Latest snapshot of Iowa athletics finances after losing $42 million in pandemic year

Chad Leistikow
Hawk Central

The University of Iowa athletics department operated at a deficit of nearly $42 million in the 2020-21 academic year that was significantly impacted by the COVID-19 pandemic, financial documents recently supplied to the NCAA show.

That gap between expenses and revenue — $41,965,518, to be precise — is much higher than many of the Hawkeyes’ Big Ten Conference rivals and has contributed to sending Iowa’s total athletics debt to more than $256 million.

The deficit is not surprise news. Iowa athletics director Gary Barta has been up front about the fiscal-year deficit (FY2021) being in the range of $40 million-$45 million. That is why on June 30, 2021, the athletics department signed an agreement to borrow $50 million from the university’s cash reserves. Barta cited the significant deficit as a driving factor in ultimately cutting three men’s sports — gymnastics, swimming and diving and tennis. (Women’s swimming and diving was initially cut but restored on the heels of a Title IX lawsuit that also paved the way for the addition of women’s wrestling.)

Iowa's latest financial report to the NCAA, which was due Jan. 15 and obtained this week through a freedom-of-information act (FOIA) request by the USA TODAY Network, outlined some of the financial particulars of how Barta’s department navigated the pandemic. Additionally, we examined how Iowa’s financial books compare to some of its peers.

Some top-line takeaways from the data are below.

Iowa's athletics budget benefited to the tune of roughly $40 million thanks to football games that were able to be played in the 2020 season curtailed by COVID-19. Fans returned in 2021, which should help FY2022 budget figures.

1. Iowa’s total revenues fell by $71 million in one year.

While fiscal-year 2020 was impacted by the beginning of the COVID-19 pandemic — with the cancellation of the 2020 NCAA basketball/wrestling tournaments and spring sports — the athletics department still brought in $145.6 million. That was only a slight relative dip from Iowa’s FY2019 figure of $149.1 million. But with no fans in the stands, Iowa’s revenues plummeted to a shade under $74.8 million in FY2021.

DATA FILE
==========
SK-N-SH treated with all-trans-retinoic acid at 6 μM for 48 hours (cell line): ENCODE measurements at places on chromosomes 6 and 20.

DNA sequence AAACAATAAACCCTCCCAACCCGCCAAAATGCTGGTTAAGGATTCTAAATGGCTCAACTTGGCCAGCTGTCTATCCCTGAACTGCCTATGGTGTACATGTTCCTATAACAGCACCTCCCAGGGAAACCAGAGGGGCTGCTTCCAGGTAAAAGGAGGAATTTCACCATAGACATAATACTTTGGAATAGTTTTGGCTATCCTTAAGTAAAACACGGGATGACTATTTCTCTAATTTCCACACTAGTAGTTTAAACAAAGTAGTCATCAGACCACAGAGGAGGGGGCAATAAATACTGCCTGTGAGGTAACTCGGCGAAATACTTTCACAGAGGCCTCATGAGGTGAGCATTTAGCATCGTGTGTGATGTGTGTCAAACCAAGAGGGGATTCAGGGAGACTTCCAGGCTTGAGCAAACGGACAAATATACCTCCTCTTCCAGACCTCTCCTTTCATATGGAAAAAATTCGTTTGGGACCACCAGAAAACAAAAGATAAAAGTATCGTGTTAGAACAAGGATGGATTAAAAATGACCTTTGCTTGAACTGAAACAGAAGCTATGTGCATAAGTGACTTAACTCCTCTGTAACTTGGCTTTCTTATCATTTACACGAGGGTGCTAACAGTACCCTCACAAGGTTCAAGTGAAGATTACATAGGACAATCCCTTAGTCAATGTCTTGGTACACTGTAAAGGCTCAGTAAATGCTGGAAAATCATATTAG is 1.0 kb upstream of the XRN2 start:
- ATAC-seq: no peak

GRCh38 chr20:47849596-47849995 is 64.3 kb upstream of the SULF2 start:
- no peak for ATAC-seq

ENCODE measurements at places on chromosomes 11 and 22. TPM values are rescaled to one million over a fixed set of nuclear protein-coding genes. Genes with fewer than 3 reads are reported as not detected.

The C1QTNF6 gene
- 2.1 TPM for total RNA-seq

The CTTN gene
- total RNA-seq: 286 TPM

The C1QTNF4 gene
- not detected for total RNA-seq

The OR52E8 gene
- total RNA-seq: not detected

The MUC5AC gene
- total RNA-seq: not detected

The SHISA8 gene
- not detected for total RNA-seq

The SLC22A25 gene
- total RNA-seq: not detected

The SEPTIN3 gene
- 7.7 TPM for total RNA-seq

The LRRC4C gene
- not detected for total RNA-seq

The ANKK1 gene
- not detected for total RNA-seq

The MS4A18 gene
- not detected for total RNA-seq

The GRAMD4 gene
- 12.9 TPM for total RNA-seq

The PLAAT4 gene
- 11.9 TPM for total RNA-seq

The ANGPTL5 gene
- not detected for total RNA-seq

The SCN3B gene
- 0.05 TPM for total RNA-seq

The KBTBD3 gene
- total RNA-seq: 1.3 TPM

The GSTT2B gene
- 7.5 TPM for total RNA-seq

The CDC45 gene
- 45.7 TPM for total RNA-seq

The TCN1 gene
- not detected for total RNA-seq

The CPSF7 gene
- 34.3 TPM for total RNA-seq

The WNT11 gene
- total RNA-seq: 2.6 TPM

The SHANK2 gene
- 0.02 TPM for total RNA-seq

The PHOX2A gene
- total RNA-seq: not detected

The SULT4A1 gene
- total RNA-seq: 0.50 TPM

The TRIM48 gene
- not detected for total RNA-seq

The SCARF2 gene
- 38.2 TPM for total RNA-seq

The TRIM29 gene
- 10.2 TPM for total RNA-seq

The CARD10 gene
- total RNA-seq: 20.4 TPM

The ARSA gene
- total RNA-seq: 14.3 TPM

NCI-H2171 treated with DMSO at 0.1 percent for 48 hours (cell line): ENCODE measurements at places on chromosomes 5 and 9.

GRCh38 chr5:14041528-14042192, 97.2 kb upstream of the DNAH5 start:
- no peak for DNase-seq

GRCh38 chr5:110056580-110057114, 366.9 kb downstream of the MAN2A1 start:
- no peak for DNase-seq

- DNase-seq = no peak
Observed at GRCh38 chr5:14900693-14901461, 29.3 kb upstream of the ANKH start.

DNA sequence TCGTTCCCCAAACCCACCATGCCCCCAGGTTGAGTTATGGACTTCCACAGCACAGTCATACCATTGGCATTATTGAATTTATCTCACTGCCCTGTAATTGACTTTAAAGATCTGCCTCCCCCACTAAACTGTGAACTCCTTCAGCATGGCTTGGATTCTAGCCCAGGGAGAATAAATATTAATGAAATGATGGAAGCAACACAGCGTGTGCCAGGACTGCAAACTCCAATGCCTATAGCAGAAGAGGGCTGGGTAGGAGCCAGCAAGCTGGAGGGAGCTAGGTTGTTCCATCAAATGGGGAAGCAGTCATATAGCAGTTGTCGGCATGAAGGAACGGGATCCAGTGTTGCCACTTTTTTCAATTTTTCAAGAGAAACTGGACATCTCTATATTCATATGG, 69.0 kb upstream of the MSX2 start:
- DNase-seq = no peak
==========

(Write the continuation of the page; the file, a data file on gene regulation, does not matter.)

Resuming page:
The loss in ticket sales, with fans not being permitted to attend events as part of a decision by the Big Ten Conference, was the most notable (and expected) dent. Iowa brought in $189,991 in tickets revenue compared to $25.7 million the previous year. But that only tells part of the reason fans’ absence was such a big deal.

Financial contributions fell by $24 million — from $36.2 million in FY2020 to $12.2 million in FY2021. Greg Davies, the athletics department’s chief financial officer, said the drop was "largely due to a reduction in seat contributions and premium seating income" at Kinnick Stadium for seven home football games. At Iowa, fans who contribute the most dollars typically get the best seats for home games.

Additionally, Iowa lost more than $2 million in revenue from gameday income like programs and parking.

Iowa’s media-rights revenue dipped by $10 million, year over year, but the big factor was the lack of fans. All told, empty stadiums and arenas accounted for a direct revenue loss of more than $51 million.

A look back:'A catastrophe': Iowa athletics forecasts $100 million in lost revenue after cancellation of fall football

2. Without a football season, the damage would’ve been much worse.

As you probably recall, Barta initially forecasted a "catastrophic" deficit of $75 million-$100 million when it appeared the 2020 football season would not be played. But salvaging an eight-game, conference-only season provided a big benefit to athletics’ bottom line.

According to the NCAA report, Iowa brought in nearly $32.5 million in media-rights distributions from football (plus an additional $3.87 million from men’s basketball and $37,500 each for women’s basketball and wrestling). Additionally, Iowa received nearly $6.1 million from the Big Ten related to bowl-game revenues. In other words, having televised football games during the COVID-19 pandemic resulted in nearly $40 million in revenue alone for Hawkeye athletics.

A look back:Gary Barta says Iowa's financial situation still 'catastrophic' despite Big Ten decision to play 2020 football

3. Spending naturally went down in some areas, but additional costs cropped up.